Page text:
Should I give my baby probiotics?
Updated: Oct 23
The gut microbiome supports good health, and if the healthy colonies of the millions and trillions of bacteria that live in our gut are disrupted, research suggests that this can lead to greater chances of developing diseases such as diabetes, allergies and asthma, irritable bowel syndrome, and some cancers.
This risk is even greater if this disruption or dysbiosis occurs early on in life.
Dysbiosis in the gut means when the balance of bacteria is out of balance with the 'bad' bacteria dominating. In fact, establishment of a ‘healthy’ relationship of gut bacteria early in life appears to be extremely important for maintaining a healthy gut ecosystem of bacteria going forward. So it makes sense to colonise babies' guts with healthy bacteria to lower their life long risk.
Breast-fed babies obtain 30% of their healthy gut bacteria directly from their mother's milk and 10% from the skin on the mother's breast. This boost of healthy gut bacteria from breast milk continues even after solid food has started, as long as breast milk continues. A great start for baby's gut health.
A common practice for adults is to directly take probiotics to build up a healthy gut microbiome. How effective is this?
Studies have found that the benefits of this are often fleeting which means that unless you keep taking the probiotic, it is not really effective as no lasting changes to the gut bacteria balance occurs.
A small but interesting recent study has shown that breast fed babies who received a very short course of a probiotic still had colonies of those beneficial gut microbes 30 days after the end of 3-week probiotic treatment.
This is significant, as this shows lasting change once the probiotics had been ceased, with beneficial bacteria not only thriving, but dominating. The probiotic chosen (B infantis) was a strain known to pair up well with natural sugars in breast milk, which may have promoted the good results. However, it is not known if these changes would be maintained once breast feeding is ceased.
So while we continue to keep an eye on the fast emerging world of gut biomes and health, what is the current evidence for supplementing babies with probiotics (either indirectly through the maternal diet or directly) to help combat food sensitivities?
In terms of evidence, taking probiotics has only been linked with reducing eczema, and the supporting evidence for this is weak. Other studies give mixed messages but the take home message is that probiotics might be useful for babies who are food sensitive with symptoms such as colic, reflux and constipation, but further research is needed to delve into this properly.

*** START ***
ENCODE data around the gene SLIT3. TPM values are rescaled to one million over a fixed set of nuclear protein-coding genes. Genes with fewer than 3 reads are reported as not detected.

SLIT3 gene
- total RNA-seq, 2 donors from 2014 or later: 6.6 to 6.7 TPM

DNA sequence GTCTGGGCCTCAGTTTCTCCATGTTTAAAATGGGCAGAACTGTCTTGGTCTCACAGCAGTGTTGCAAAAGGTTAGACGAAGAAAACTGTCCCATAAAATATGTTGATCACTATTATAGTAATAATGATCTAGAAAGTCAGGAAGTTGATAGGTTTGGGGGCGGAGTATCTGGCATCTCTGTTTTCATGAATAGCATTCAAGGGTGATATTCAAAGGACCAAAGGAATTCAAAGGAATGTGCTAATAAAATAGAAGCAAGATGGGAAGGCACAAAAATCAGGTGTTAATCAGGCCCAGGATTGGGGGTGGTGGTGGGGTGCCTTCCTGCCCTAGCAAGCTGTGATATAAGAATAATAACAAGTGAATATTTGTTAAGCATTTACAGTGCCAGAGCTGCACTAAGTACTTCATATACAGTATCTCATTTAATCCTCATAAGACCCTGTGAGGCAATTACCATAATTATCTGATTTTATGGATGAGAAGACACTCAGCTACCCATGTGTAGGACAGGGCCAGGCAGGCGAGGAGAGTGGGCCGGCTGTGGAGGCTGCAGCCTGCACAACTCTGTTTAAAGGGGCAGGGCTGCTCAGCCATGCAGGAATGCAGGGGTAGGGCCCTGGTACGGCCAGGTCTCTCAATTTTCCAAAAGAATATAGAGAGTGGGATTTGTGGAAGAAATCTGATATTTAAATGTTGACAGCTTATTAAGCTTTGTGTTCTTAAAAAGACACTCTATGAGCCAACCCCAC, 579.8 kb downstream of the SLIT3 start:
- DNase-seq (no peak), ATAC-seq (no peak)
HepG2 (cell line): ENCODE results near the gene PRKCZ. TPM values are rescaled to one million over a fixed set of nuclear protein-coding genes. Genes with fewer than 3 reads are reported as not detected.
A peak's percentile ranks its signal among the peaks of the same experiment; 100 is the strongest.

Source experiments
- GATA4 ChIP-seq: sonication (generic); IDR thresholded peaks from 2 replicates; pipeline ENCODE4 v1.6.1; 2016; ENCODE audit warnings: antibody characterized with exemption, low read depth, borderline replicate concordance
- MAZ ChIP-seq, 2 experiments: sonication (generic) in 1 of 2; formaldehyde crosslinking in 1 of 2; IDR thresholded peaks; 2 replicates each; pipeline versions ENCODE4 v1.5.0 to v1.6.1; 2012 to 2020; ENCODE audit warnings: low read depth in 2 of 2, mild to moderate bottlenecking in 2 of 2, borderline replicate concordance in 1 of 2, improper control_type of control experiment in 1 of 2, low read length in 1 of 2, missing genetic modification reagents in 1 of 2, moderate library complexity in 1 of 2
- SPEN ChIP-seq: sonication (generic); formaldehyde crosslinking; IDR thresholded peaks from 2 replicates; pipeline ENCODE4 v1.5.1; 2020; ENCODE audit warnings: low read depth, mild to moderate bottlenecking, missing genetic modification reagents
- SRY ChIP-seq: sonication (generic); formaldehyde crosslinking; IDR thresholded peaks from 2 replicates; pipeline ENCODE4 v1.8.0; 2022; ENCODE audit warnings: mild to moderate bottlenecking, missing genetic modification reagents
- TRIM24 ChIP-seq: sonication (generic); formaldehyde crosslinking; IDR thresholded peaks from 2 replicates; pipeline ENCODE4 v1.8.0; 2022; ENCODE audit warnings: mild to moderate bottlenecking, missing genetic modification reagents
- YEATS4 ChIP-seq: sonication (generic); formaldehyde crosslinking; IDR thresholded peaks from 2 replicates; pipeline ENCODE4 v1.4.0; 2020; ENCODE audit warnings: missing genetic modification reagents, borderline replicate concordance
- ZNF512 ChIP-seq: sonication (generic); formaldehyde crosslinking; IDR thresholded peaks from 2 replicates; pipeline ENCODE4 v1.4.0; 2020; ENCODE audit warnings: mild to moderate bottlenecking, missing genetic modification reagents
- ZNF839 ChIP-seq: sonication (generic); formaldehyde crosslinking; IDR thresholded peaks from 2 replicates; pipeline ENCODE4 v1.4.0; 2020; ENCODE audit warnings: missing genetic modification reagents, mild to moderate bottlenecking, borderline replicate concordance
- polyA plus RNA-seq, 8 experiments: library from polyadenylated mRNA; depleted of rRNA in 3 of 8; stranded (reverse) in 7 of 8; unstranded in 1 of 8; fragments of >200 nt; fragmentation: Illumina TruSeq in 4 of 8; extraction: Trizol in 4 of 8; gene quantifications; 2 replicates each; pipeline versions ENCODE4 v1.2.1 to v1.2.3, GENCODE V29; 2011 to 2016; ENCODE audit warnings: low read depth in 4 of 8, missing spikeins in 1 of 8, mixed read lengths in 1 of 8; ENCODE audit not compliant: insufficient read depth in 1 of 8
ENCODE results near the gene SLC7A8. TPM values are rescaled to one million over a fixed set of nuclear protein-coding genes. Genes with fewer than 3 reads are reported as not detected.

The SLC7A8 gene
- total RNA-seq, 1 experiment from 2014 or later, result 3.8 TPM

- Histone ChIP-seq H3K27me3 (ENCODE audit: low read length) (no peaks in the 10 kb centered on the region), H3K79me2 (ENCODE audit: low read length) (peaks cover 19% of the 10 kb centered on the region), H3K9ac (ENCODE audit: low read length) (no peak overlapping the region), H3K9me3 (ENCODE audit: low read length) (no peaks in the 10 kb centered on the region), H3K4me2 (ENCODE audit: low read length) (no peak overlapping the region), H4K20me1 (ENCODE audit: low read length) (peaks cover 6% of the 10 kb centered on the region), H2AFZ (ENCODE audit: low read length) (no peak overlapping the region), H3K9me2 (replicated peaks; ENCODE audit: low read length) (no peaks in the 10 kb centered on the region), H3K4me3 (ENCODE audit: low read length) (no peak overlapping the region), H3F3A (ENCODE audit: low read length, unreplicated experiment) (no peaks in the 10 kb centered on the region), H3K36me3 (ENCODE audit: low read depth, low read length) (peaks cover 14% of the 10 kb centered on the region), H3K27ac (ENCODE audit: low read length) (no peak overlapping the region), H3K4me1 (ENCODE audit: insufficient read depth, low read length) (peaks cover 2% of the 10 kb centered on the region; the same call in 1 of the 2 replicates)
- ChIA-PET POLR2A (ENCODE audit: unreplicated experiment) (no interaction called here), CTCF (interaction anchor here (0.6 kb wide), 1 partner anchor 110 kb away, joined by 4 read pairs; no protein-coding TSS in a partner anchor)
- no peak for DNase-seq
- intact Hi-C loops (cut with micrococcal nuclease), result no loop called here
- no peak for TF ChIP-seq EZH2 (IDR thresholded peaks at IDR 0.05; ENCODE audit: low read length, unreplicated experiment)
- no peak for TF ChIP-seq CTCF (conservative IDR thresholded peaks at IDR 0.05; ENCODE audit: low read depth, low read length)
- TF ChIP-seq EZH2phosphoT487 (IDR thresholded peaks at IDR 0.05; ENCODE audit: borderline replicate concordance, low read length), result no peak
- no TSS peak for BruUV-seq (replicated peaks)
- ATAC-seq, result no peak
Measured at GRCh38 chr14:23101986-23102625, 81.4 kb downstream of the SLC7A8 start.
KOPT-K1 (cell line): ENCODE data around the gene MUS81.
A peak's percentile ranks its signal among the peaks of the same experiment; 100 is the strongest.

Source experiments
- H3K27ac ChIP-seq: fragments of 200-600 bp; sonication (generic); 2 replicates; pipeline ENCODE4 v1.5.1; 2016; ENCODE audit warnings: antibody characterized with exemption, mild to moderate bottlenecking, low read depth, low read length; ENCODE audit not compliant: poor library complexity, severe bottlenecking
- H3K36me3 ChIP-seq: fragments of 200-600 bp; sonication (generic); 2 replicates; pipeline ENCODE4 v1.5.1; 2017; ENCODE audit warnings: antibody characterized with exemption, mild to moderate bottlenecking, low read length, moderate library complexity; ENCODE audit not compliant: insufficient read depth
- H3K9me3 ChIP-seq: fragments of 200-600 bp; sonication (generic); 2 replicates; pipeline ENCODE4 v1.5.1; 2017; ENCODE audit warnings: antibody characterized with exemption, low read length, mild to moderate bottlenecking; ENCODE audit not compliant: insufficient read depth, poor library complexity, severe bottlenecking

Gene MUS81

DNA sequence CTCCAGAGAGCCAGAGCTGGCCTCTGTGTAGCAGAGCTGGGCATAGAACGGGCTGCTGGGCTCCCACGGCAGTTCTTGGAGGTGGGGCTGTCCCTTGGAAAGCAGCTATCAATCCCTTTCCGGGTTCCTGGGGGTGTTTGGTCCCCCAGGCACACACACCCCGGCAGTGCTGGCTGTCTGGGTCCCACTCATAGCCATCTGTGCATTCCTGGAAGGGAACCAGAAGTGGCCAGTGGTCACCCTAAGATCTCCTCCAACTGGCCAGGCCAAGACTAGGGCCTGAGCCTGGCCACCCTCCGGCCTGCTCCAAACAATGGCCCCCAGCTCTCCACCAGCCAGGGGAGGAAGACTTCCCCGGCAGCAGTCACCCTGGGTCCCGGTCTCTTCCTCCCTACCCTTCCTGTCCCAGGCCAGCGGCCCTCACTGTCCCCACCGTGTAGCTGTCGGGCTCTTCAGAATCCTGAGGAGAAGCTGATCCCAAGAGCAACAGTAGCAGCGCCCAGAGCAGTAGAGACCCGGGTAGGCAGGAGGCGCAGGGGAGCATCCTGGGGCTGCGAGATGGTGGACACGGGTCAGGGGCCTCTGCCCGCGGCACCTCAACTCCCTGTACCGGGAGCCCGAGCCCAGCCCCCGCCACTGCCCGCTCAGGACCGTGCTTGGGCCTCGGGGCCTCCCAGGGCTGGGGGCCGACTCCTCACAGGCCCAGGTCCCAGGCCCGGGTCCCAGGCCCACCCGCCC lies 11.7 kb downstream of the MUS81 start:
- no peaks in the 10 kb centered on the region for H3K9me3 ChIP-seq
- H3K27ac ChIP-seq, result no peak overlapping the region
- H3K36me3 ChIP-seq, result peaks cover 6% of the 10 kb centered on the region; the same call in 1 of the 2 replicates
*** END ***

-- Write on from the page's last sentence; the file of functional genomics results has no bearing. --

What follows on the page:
It has been established that probiotics are safe and well tolerated in normal healthy infants and children.
If you decide to take a supplement- just check that there are no other ingredients (called excipients) that may be an issue, such as dairy, soy, wheat or ingredients high in natural chemicals such as herbs or stevia (if avoiding these). This is even more important if giving the supplement directly to your baby. I find that the companies are very helpful if you e-mail a question asking what extra ingredients or excipients are added to the probiotic. Once you are satisfied that the probiotic is free from problem ingredients, then it is a matter of trialling the probiotic and seeing how it works for you and your baby. If it does not seem to help then a different probiotic could be trialled.
Note that probiotics contain amines as a result of the fermentation process so not recommended during the elimination phase of the Royal Prince Alfred (RPAH) elimination diet which reduces salicylates, amines, glutamates and food additives in your food and environment. This diet is also called the FAILSAFE diet (strict level of the RPAH diet). The probiotics can be used introduced in the challenge phase to test out if your baby can tolerate the probiotic without triggering amine symptoms.
For those who feel probiotics have helped their food sensitive baby- the accepted wisdom is to start with very, very small amounts of the probiotic (if been given directly), for example 1/8 of the suggested dose and very, very slowly build up to the recommended baby dose. As discussed above, there is a lack of scientific evidence to support the provision of probiotics to babies, and of course this means there is a lack of science to guide choice of any particular strain or strains of probiotics for maximal effect.
We are only at the beginning of the gut microbiome journey- one can only guess what will be uncovered in the next 5 years! REFERENCES
Pia S. Pannaraj, Fan Li, Chiara Cerini, Jeffrey M. Bender, Shangxin Yang, Adrienne Rollie, Helty Adisetiyo, Sara Zabih, Pamela J. Lincez, Kyle Bittinger, Aubrey Bailey, Frederic D. Bushman, John W. Sleasman, Grace M. Aldrovandi. Association Between Breast Milk Bacterial Communities and Establishment and Development of the Infant Gut Microbiome. JAMA Pediatrics, 2017; DOI: 10.1001/jamapediatrics.2017.0378
Steven A. Frese, Andra A. Hutton, Lindsey N. Contreras, Claire A. Shaw, Michelle C. Palumbo, Giorgio Casaburi, Gege Xu, Jasmine C. C. Davis, Carlito B. Lebrilla, Bethany M. Henrick, Samara L. Freeman, Daniela Barile, J. Bruce German, David A. Mills, Jennifer T. Smilowitz, Mark A. Underwood. Persistence of Supplemented Bifidobacterium longum subsp. infantis EVC001 in Breastfed Infants. mSphere, 2017; 2 (6): e00501-17 DOI: 10.1128/mSphere.00501-17
Joy Anderson, food-sensitive babies, 2019, Specialist Dietetics and Lactation Service